Buck, M., Williams, M. & Bryant, L. (1993): ‘Housing The Cornish: Containing The Crisis’ in Payton, P (ed): ‘Cornish Studies One’: University of Exeter Press: Exeter.

Deacon, Bernard: (1983): The Electoral Impact of Cornish Nationalism in O’Luain, Cathal (ed): For A Celtic Future: A Tribute to Alan Heusaff: Celtic League: Dublin.

Freire, Paulo: (1983): Pedagogy of the Oppressed: Penguin: London.

McMahon, Brendan: (2016): Gathering The Fragments: Storytelling and Cultural Resistance in Cornwall: Evertype: Lecanvey: County Mayo.

Tagged , , ,

4 thoughts on “Culture as an expression of ‘National’ Identity in Cornwall

  1. Davydh T says:

    “bye-laws to ban second homes, improve public transport and ensure Cornish language and history be taught in Cornish schools” (Deacon: 1983: p 243). All such policies are either finally being implemented today, or have become more realistic now that Cornwall finally has National Minority Status.

    Except of course none of them are. The recent bye-laws only affect new build of second homes – and do nothing to stop anyone converting existing housing stock into part-time residence as a second home.
    Public transport – still very patchy in Cornwall, bus journeys of a similar length are often much more expensive in Cornwall than many other parts of the UK due to the near monopoly that one particular bus company now has.

    Cornish language and history being taught in schools, unfortunately not really, a few schools have been having taster sessions, and one or two a bit more, but we are still quite a long way from having Cornish language as a regular part of the curriculum in all schools.

    • bgilby2014 says:

      To an extent I would agree with you, but I think further clarity is needed – whilst, you are correct that the bye-laws impact on new builds, it is a start, and with two further locations in Cornwall last week signing up too, the momentum is starting. I would also say that the issue with language is an improving picture, but there are a degree of anomalies in what is happening through the territory and I am in the middle of a piece of research which shows the present trends. The general picture in Cornwall regarding teaching of history and language is still way below where anyone would like, there are areas where Cornish history and language IS being taught in schools. I have views of parents and children among my data that shows this. The picture will only change fully with greater devolution, which is another matter! The key part of the post that covers these areas are “policies…have become more realistic now that Cornwall finally has National Minority Status”. Another issue entirely is the Government implementing what it is supposed to do under the Framework Convention, and given the most recent compliance report of the Advisory Committee on the Framework Convention for the Protection of National Minorities, they are not doing what they should.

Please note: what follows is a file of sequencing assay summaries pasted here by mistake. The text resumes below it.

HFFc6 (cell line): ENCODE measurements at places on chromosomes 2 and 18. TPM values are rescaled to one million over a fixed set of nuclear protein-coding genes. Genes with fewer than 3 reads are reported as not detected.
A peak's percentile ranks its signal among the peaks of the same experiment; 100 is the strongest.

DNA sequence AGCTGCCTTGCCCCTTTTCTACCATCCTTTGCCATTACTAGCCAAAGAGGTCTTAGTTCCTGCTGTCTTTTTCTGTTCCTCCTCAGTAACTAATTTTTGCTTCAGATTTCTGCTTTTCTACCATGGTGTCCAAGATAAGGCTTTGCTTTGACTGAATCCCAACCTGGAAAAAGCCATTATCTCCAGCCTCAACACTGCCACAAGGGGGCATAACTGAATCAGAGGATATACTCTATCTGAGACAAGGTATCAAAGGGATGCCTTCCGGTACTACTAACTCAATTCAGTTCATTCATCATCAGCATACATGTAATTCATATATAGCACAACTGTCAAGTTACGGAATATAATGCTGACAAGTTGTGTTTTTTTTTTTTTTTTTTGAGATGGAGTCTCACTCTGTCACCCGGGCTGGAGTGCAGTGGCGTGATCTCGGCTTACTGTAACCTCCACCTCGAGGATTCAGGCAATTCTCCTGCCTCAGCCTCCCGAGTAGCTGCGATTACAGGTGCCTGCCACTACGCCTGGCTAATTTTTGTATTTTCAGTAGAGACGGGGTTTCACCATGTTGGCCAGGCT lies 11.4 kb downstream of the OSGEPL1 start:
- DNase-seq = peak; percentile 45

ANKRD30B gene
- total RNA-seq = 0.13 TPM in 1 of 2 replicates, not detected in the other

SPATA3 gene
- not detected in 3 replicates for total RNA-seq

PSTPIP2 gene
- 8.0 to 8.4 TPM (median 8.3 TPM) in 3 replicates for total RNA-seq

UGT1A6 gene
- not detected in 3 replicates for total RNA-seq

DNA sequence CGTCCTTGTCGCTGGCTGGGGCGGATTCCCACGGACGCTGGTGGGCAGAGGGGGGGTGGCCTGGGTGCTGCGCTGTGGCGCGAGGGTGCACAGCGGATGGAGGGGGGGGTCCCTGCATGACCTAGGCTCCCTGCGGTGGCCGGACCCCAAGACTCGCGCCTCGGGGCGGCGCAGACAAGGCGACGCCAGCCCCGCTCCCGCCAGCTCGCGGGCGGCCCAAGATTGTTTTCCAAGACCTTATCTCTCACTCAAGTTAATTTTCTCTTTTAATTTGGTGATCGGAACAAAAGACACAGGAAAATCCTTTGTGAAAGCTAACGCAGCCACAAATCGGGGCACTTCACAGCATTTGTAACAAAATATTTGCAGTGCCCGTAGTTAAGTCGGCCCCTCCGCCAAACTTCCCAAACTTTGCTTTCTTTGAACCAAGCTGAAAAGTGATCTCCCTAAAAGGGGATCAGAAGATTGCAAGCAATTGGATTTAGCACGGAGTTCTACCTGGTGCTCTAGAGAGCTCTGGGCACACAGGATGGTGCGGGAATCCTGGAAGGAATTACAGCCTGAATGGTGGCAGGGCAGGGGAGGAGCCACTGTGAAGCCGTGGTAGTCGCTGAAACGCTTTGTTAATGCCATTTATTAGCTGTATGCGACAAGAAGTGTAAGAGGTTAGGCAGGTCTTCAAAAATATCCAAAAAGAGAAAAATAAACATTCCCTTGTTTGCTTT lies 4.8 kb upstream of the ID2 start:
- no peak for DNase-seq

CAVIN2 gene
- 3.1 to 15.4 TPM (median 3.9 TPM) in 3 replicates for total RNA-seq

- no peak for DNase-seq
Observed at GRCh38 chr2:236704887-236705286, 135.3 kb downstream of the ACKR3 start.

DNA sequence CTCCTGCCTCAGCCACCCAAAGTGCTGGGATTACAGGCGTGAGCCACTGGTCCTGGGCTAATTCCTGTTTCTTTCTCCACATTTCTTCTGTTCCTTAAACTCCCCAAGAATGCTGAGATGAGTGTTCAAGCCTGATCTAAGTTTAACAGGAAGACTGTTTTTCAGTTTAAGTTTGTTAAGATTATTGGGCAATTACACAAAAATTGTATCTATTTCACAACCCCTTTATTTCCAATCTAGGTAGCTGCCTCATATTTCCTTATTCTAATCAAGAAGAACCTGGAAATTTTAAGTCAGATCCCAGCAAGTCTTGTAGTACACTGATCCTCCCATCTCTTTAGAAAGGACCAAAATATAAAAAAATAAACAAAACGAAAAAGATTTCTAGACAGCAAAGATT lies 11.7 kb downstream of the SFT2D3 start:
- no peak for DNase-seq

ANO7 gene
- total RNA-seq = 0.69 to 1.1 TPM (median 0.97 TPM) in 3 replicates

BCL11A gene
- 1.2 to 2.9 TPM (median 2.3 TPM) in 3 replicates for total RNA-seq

2. This is a very interesting view on contemporary Cornish culture(s) but it I wonder whether some nuance might improve it? The points you make are important but they are reliant on some ptetty black and white oppositions which need challenging if Cornishness is to be well and widely accepted as a distinct un-English set of identities and cultural markers. The example of the incomers and the resurrection of some old customs (btw Montol which we take part in each year is a construction inspired by past customs not a reconstruction as you suggest) is contradictory. He enactment of Cornish customs is substantially partekn in by so-called incomers and cherished by them as much as many Cornish people are not interested and don’t take part. Many Cornish folk tunes are in fact part of a wider commonwealth that needs acknowledging. The separate history you tefer to is not a useful paradigm. What is useful is the Cornish history of resistance to dominant politics and cultures and the lack of acknowledgement in our museums and cultural institutions of this.

    • bgilby2014 says:

      I would agree that the piece was quite black and white, and that was deliberately done because of the majority of the audience of the blog may not necessarily be aware of some of the issues that the piece raises in terms of identity issues in Cornwall, and this is a general piece covering general ground to open debates further – and I hold my hands up to admit that there are elements which are in there to provoke discussion. These debates will take place on my own personal blog, rather than this University departmental one. I totally agree as well that very many people who contribute to Cornish culture are in-comers and the same can be said for those who are learning Kernewek. I have just completed a Masters dissertation looking at this and my data very much highlighted this, and I looked at the cultural sustainability issues related to it. Once my dissertation is marked I can get the theory and data related to this out in the open more, and it will appear on my own blog, Doronieth Kernow. I know that Montol is inspired by past customs. The word ‘reconstruction’ that was used was meant in terms of it being a re-born version – probably not the best terminology, I accept! Where I refer to a separate history it is in terms of the fact that Cornwall’s past is very different to that of wider England – language base etc. I am fascinated by the situation that in many cases, in-comers are driving the renaissance in both language and culture – the consequences of this are something, that as a social scientist and Human Geographer I think are worthy of further study.

Leave a Reply

Fill in your details below or click an icon to log in: Logo

You are commenting using your account. Log Out /  Change )

Google photo

You are commenting using your Google account. Log Out /  Change )

Twitter picture

You are commenting using your Twitter account. Log Out /  Change )

Facebook photo

You are commenting using your Facebook account. Log Out /  Change )

Connecting to %s

%d bloggers like this: